Employee Rights When Your Job is Terminated

Employee Rights After a Job Termination

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Noel Hendrickson / Photographer's Choice RF

What are your rights as an employee when your job is terminated? Sometimes employment termination can be unforeseen and sudden, and other times employees are given many warnings and advance notice.

Because a lay-off can happen to anyone, often without warning, it is extremely important to be prepared to change jobs. Periodically update your resume, even if you don’t think you will need it soon. Keep your LinkedIn profile up to date, and keep in contact with your network.

Preparing yourself for all outcomes will allow for a smooth transition if you need to make any change in employment.

Fortunately, terminated employees have certain rights. In addition to a final paycheck, employees could be entitled to things like continued health insurance coverage, extended benefits, severance pay, and unemployment compensation. It is important to know exactly what your rights as an employee are when you lose your job.

Your Rights When Your Employment is Terminated

Jay Warren, counsel in the New York office of Bryan Cave LLP, shares his expertise on employee rights and options for seeking assistance if you have questions about those rights, if you believe you have been discriminated against and/or have been subjected to wrongful termination.

Sources of Employee Rights

1, Contract Rights 
Employees who have an individual contract with their employer or employees covered by a union/collective bargaining agreement would be covered under the stipulations in the contract if their employment is terminated.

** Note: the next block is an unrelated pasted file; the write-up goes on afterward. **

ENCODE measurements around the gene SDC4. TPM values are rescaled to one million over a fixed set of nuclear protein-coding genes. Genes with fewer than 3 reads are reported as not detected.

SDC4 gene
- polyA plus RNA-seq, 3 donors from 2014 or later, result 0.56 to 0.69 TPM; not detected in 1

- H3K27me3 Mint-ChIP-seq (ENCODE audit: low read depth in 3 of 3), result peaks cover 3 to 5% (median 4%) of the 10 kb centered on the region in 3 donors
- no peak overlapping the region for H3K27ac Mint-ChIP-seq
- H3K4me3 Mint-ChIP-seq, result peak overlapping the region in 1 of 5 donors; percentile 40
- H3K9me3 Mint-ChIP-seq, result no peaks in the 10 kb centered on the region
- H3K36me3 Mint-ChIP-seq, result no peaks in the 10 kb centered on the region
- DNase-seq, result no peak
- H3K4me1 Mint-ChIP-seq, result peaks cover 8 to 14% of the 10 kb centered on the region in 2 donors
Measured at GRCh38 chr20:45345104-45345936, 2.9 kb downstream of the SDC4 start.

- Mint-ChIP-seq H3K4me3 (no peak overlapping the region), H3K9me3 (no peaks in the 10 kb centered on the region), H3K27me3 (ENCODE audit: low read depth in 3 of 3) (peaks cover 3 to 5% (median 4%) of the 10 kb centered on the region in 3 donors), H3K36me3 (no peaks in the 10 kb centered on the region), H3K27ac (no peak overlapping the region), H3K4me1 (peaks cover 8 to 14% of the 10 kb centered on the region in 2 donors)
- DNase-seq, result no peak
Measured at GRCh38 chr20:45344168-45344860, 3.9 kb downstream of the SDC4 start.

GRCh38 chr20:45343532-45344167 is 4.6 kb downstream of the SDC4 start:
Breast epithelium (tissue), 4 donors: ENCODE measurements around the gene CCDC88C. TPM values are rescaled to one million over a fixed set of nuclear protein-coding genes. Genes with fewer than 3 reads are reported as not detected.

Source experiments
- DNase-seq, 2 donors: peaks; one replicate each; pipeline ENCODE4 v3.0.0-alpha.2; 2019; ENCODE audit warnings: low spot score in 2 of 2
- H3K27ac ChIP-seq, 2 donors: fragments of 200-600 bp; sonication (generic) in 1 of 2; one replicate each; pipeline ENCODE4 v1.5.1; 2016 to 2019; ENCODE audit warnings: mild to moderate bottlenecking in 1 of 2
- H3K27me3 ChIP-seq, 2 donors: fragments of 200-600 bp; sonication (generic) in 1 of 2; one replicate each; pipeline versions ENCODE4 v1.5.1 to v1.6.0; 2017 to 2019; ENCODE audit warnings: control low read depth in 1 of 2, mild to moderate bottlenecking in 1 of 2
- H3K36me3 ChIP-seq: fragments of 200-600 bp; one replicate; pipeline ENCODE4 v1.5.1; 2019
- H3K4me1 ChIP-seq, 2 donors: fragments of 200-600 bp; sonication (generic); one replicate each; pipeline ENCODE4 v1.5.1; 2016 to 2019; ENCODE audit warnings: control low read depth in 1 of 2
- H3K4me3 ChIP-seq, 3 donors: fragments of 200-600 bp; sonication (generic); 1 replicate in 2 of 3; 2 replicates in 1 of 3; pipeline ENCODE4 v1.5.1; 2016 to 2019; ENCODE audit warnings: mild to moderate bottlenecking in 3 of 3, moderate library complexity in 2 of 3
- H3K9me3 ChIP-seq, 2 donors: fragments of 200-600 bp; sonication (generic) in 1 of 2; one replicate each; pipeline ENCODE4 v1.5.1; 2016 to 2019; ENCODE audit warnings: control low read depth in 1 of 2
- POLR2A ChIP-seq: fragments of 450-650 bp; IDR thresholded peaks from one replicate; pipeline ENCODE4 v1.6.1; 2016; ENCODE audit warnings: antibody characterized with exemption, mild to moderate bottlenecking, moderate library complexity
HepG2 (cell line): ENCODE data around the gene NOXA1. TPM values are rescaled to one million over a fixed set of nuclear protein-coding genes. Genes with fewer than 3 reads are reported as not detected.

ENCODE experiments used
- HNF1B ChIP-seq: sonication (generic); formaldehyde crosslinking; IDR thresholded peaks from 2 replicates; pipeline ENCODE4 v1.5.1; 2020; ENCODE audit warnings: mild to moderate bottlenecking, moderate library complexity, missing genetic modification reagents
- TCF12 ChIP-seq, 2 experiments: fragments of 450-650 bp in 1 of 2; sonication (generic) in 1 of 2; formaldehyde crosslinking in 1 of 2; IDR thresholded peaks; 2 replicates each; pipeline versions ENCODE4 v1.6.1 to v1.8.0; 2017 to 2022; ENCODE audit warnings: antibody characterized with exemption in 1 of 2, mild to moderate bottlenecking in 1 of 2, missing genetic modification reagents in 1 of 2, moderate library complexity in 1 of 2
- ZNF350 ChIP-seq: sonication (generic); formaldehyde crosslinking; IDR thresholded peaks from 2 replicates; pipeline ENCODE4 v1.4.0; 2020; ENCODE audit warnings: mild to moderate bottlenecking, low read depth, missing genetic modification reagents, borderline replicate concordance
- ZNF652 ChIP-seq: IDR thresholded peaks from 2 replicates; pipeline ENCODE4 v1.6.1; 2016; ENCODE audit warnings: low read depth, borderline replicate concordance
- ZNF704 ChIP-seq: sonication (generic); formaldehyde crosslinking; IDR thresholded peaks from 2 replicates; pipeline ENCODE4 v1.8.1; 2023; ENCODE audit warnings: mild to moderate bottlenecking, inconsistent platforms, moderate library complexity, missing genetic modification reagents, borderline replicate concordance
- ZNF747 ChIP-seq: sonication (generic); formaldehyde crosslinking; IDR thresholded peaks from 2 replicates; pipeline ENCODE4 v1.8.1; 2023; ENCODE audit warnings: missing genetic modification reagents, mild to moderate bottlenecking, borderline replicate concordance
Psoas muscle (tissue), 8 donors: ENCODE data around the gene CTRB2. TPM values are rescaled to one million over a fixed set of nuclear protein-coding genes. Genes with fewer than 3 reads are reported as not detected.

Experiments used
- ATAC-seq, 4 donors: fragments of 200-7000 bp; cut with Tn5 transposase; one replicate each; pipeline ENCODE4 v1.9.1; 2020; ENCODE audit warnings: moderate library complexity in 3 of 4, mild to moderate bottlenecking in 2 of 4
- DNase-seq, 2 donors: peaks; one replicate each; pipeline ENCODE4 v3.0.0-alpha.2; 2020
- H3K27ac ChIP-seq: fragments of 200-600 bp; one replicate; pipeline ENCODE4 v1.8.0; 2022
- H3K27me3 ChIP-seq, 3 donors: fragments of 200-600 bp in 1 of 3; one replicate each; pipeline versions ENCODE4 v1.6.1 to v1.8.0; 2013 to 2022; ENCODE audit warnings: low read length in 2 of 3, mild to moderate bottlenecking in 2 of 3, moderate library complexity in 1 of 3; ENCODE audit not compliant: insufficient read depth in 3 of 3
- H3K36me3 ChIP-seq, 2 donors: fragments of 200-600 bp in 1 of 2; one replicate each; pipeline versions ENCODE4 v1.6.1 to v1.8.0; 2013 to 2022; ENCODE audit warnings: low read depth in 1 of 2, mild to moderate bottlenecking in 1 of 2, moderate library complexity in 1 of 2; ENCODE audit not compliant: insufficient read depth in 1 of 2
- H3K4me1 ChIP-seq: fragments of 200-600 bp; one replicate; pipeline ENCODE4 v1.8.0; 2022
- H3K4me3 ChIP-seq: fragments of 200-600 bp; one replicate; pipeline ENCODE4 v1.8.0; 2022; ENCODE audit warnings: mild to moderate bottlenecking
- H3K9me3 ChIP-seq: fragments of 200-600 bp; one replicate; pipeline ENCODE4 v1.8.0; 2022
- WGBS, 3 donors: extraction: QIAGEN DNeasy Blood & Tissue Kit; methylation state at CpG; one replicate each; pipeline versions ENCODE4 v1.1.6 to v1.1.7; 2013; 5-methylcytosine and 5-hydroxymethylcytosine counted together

2. Company Policy
When a company plans lay-offs it may have a severance plan in effect. If so, severance pay may be provided if your employment is terminated.

3. Statutory Rights
Statutory rights are those provided by federal or state law. They include unemployment insurance, advance notification of the closing of or a substantial lay-off at a facility (depending on the size of the company), anti-discrimination laws, and anti-retaliation laws.

Getting Information on Your Rights

When you're not sure about your rights, the best place to start is with the company Human Resources department. Even if they are in the process of terminating your employment, they can answer questions; let you know what company benefits you are eligible for, and can guide you through the process of leaving employment.

Have a Question?

Check out these answers to the most frequently asked questions about termination from employment, including reasons for getting fired, employee rights when you have been terminated, collecting unemploymentwrongful termination, saying goodbye to co-workers and more.

When You Need Help

If you feel that you have been discriminated against or haven't been treated according to the law or company policy, you can get assistance.

The US Department of Labor, for example, has information on each law that regulates employment and advice on where and how to file a claim. Your state labor department may also be able to assist you, depending on state law and the circumstances.

In addition, local bar associations often have a referral service and may even have a hotline you can call to find an employment lawyer. Keep in mind that you will need to pay for an attorney's services.

Read More: 50+ Frequently Asked Questions About Getting Fired | Questions to Ask the Employer When You're Fired